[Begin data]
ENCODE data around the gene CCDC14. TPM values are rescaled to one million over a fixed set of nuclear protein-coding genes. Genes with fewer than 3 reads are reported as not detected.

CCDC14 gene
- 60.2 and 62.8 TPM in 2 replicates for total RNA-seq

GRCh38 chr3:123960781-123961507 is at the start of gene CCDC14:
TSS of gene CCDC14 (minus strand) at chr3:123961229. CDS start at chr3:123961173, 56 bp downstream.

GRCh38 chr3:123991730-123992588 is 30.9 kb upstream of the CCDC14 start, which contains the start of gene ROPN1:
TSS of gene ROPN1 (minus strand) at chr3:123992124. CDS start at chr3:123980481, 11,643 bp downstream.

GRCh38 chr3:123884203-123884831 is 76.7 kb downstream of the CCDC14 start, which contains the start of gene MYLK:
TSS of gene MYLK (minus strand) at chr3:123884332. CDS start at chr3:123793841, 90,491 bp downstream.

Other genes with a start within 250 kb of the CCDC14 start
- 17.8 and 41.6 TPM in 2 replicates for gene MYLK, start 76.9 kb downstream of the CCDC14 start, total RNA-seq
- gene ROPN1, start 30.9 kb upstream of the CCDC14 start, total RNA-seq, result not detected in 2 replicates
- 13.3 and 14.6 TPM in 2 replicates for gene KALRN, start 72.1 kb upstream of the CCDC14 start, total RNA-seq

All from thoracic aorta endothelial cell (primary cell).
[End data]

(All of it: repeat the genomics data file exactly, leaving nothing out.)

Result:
ENCODE data around the gene CCDC14. TPM values are rescaled to one million over a fixed set of nuclear protein-coding genes. Genes with fewer than 3 reads are reported as not detected.

CCDC14 gene
- 60.2 and 62.8 TPM in 2 replicates for total RNA-seq

GRCh38 chr3:123960781-123961507 is at the start of gene CCDC14:
TSS of gene CCDC14 (minus strand) at chr3:123961229. CDS start at chr3:123961173, 56 bp downstream.

GRCh38 chr3:123991730-123992588 is 30.9 kb upstream of the CCDC14 start, which contains the start of gene ROPN1:
TSS of gene ROPN1 (minus strand) at chr3:123992124. CDS start at chr3:123980481, 11,643 bp downstream.

GRCh38 chr3:123884203-123884831 is 76.7 kb downstream of the CCDC14 start, which contains the start of gene MYLK:
TSS of gene MYLK (minus strand) at chr3:123884332. CDS start at chr3:123793841, 90,491 bp downstream.

Other genes with a start within 250 kb of the CCDC14 start
- 17.8 and 41.6 TPM in 2 replicates for gene MYLK, start 76.9 kb downstream of the CCDC14 start, total RNA-seq
- gene ROPN1, start 30.9 kb upstream of the CCDC14 start, total RNA-seq, result not detected in 2 replicates
- 13.3 and 14.6 TPM in 2 replicates for gene KALRN, start 72.1 kb upstream of the CCDC14 start, total RNA-seq

All from thoracic aorta endothelial cell (primary cell).